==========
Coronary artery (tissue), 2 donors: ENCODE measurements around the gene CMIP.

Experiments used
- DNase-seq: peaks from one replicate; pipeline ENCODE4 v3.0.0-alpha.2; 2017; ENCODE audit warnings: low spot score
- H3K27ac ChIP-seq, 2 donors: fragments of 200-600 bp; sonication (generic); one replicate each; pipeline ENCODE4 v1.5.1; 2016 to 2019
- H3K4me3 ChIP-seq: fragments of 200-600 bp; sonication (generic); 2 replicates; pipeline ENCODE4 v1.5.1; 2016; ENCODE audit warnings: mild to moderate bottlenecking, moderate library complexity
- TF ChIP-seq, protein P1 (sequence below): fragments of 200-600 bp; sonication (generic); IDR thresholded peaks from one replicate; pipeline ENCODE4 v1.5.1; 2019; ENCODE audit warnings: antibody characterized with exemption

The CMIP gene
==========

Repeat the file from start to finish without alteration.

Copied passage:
Coronary artery (tissue), 2 donors: ENCODE measurements around the gene CMIP.

Experiments used
- DNase-seq: peaks from one replicate; pipeline ENCODE4 v3.0.0-alpha.2; 2017; ENCODE audit warnings: low spot score
- H3K27ac ChIP-seq, 2 donors: fragments of 200-600 bp; sonication (generic); one replicate each; pipeline ENCODE4 v1.5.1; 2016 to 2019
- H3K4me3 ChIP-seq: fragments of 200-600 bp; sonication (generic); 2 replicates; pipeline ENCODE4 v1.5.1; 2016; ENCODE audit warnings: mild to moderate bottlenecking, moderate library complexity
- TF ChIP-seq, protein P1 (sequence below): fragments of 200-600 bp; sonication (generic); IDR thresholded peaks from one replicate; pipeline ENCODE4 v1.5.1; 2019; ENCODE audit warnings: antibody characterized with exemption

The CMIP gene